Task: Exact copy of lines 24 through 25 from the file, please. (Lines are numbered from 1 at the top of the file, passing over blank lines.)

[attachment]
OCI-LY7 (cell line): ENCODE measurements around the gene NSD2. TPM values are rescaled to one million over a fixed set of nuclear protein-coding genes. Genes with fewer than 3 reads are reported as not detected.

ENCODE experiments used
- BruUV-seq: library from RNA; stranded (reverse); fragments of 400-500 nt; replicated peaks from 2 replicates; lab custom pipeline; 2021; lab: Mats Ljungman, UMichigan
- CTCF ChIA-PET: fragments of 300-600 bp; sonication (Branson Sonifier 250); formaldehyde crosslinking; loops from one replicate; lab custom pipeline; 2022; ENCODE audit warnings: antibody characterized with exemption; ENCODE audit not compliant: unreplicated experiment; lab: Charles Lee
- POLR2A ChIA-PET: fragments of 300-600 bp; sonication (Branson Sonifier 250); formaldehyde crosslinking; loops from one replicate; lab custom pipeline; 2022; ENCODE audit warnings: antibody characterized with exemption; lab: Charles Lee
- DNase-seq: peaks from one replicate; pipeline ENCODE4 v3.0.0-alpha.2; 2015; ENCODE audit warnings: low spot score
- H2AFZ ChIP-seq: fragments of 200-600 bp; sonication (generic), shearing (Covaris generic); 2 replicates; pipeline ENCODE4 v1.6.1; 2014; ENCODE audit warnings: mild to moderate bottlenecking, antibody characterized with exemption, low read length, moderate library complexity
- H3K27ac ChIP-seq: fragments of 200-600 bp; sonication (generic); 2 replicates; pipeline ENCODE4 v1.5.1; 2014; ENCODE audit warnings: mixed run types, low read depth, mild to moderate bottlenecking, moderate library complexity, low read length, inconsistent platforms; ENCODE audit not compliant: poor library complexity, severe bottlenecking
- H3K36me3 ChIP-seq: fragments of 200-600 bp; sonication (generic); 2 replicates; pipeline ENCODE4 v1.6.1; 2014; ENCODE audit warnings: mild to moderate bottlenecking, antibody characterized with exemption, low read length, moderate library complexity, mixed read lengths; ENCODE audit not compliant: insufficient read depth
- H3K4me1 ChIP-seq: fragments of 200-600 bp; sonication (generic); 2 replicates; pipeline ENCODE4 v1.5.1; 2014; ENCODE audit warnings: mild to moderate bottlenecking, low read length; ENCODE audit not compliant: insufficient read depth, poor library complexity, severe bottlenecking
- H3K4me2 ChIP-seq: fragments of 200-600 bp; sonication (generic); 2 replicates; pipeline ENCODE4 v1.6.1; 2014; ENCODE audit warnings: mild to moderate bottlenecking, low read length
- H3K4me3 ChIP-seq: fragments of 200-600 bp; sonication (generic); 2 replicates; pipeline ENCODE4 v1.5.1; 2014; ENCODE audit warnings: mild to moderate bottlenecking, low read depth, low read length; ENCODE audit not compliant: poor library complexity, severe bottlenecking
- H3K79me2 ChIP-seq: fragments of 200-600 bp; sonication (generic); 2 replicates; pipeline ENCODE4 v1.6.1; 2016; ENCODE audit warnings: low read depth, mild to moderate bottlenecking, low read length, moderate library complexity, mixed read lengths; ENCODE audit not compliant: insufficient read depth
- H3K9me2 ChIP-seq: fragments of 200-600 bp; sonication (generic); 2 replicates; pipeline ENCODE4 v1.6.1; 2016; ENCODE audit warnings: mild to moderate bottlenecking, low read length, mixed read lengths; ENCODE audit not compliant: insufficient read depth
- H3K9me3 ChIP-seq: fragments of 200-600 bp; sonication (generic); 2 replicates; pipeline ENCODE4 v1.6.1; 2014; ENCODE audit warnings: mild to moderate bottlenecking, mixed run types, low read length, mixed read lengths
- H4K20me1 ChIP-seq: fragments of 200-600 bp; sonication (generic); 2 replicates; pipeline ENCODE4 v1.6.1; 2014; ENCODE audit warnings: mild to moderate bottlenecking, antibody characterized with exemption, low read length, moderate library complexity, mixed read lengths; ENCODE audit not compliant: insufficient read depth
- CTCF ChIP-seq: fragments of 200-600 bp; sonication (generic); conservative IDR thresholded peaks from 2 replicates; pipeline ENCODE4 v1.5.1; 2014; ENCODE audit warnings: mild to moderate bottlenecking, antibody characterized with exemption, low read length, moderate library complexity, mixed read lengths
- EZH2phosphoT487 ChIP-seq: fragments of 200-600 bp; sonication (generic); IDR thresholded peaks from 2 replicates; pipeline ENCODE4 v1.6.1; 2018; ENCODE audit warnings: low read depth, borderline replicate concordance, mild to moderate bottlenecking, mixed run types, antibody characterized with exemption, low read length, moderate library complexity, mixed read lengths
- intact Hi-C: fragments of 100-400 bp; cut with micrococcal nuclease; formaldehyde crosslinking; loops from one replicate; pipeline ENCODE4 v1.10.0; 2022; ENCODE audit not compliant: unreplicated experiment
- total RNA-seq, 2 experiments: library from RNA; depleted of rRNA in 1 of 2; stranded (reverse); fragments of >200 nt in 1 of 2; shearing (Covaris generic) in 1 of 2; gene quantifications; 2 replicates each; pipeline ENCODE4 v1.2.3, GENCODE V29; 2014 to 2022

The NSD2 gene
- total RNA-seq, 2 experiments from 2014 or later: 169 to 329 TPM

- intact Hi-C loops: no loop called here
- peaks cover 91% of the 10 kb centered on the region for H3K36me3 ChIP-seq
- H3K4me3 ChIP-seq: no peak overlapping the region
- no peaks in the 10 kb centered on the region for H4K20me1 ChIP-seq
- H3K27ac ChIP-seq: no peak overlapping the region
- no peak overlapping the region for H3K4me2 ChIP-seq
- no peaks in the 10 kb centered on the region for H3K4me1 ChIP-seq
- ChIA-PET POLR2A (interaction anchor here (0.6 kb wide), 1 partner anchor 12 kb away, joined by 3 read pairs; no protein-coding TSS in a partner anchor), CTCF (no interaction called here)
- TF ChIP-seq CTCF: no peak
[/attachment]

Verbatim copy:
- peaks cover 91% of the 10 kb centered on the region for H3K36me3 ChIP-seq
- H3K4me3 ChIP-seq: no peak overlapping the region